During the first field tests, the pre-series reach stacker with HVT had already achieved fuel savings of up to 40 percent compared to an equivalent machine equipped with a conventional torque converter. The test cycle with multiple shifting and stacking of containers of different weights (10, 24 and 30 tons) over a distance of approximately 50 meters was handled by two machines at the same time and with the same handling capacity. The savings goals achieved by the reach stacker's new drive concept contribute to a significant reduction of CO2 emissions and are now also achieved in everyday use. “Depending on the specific application, we can even reach a reduction in consumption of up to 40 percent,” emphasizes Stefan Johansson. Many customers are impressed. Since the launch in the second quarter of 2015, Kalmar has already sold numerous K-Motion reach stackers – not only in Europe, but also in Asia Pacific.

The substantial reduction in consumption results from the combination of higher transmission efficiency and no torque convertor, with the downsizing of the combustion engine by around 20 percent. Instead of the previously used 11-liter diesel engine with 250 kilowatts, an 8-liter diesel engine with 201 kilowatts now does the job.

In work mode at the container, the new Kalmar reach stacker is characterized by comfort, low noise and easy controllability. Magnifier

In work mode at the container, the new Kalmar reach stacker is characterized by comfort, low noise and easy controllability.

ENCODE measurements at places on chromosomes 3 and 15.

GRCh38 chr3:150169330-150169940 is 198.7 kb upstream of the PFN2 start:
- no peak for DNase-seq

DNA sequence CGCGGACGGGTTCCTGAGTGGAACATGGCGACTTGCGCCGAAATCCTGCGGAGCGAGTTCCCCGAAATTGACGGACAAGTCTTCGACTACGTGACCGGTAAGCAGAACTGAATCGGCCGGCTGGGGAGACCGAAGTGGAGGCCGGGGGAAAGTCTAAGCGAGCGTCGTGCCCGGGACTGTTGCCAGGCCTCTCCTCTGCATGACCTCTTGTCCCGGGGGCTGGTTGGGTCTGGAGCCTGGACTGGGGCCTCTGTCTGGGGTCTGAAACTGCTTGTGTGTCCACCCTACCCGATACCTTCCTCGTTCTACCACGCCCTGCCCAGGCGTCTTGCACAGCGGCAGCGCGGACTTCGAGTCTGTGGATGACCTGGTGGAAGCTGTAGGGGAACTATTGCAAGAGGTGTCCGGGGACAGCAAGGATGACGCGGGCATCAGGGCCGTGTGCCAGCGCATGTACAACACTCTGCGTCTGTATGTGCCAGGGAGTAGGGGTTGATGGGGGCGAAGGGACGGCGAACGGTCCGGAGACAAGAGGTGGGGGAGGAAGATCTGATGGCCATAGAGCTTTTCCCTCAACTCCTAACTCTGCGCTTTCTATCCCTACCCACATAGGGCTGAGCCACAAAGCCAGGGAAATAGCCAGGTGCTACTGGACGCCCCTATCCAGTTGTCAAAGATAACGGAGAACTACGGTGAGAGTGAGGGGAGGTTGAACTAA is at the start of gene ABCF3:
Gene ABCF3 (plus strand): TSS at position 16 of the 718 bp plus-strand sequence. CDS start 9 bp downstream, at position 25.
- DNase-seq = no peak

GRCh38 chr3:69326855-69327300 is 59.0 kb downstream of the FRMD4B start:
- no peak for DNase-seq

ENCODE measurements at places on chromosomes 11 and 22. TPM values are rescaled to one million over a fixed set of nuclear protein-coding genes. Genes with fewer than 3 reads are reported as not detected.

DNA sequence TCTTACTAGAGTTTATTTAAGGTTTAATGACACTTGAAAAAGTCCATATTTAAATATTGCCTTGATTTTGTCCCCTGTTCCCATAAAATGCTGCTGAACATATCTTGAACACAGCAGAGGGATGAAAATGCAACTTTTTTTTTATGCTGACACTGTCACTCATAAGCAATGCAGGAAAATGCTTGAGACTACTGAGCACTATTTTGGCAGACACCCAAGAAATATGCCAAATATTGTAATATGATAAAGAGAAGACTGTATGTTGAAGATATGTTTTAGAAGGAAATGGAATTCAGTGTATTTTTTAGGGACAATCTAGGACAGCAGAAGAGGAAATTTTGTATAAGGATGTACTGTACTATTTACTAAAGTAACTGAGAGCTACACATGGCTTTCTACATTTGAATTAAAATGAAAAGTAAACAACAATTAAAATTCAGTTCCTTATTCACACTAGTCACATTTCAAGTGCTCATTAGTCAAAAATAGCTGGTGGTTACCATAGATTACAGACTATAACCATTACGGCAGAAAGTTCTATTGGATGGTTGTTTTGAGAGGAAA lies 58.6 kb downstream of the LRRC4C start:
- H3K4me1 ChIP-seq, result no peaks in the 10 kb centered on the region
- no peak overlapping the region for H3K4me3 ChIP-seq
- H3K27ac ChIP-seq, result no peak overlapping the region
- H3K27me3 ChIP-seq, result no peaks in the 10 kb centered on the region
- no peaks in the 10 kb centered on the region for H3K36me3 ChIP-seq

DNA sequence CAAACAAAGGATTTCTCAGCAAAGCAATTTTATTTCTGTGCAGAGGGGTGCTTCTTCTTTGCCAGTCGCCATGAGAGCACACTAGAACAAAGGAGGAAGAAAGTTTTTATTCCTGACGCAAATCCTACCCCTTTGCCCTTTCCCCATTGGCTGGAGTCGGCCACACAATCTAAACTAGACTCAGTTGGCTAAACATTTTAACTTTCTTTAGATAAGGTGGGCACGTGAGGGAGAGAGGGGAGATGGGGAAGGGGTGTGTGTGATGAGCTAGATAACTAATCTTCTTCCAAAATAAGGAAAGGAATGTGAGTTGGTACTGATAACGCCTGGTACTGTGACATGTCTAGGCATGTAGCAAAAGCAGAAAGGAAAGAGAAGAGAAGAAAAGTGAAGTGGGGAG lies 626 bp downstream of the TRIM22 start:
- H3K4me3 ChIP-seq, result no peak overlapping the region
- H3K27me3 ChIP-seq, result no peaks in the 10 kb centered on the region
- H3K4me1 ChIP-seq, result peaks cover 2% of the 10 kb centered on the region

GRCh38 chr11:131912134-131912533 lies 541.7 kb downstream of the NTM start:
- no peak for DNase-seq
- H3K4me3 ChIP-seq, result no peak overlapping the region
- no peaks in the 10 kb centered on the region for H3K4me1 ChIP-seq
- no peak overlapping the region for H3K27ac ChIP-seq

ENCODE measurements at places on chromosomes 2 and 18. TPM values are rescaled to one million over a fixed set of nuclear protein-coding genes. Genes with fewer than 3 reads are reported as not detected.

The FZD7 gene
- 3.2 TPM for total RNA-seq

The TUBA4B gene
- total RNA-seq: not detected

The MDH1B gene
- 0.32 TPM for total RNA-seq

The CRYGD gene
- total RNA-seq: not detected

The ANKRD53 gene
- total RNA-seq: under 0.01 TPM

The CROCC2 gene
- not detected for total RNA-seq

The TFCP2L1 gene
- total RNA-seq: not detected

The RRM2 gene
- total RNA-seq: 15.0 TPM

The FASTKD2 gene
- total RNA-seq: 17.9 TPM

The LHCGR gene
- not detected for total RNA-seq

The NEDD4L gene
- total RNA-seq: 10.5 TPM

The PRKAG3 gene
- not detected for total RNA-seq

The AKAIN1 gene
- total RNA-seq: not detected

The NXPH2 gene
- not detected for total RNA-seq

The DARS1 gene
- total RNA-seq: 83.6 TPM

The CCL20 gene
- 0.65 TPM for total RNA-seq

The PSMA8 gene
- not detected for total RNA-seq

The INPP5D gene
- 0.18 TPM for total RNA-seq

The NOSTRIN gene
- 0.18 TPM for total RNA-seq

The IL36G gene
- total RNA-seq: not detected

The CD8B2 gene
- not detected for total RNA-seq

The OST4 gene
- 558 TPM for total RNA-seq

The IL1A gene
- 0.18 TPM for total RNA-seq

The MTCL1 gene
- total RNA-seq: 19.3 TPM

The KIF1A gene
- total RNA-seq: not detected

High performance in work mode

In work mode when handling containers, i.e. at very low speeds, the new reach stacker from Kalmar excels thanks to its comfort, low sound pressure level, easy controllability and high degree of positioning accuracy. The purely hydrostatic first driving range offers the advantage of virtually wear-free, continuous and very dynamic reversing without the need to shift gears. This enables pinpoint positioning.

At higher speeds in the second and third driving range, the vehicle utilizes the high efficiency of input-coupled, hydrostatic-mechanical power splitting. Shifting between the different driving ranges is carried out without tractive effort interruption since the multi-disc clutches involved shift synchronously. A further advantage: With the design of the transmission, braking in all driving ranges is hydrostatic against the drag torque or the braking effect of the combustion engine. Stefan Johansson says: “With the energy-efficient K-Motion as the drive, we strike a chord with the customers. The reach stackers' low total cost of ownership and minimum downtime are the key to success at the cargo terminals around the world.”

The HVT-R2 continuously variable transmission. Magnifier

The HVT-R2 continuously variable transmission.

The best of both worlds

Under the name Dana Rexroth Transmission Systems, the joint venture between Dana Holding Corporation and Bosch Rexroth AG has been marketing hydromechanical variable transmissions (HVT) since October 2011. The HVT combines the advantages of mechanical drives with hydrostatic drive. This reduces fuel consumption and pollution emissions and improves the productivity and maneuverability of working machines.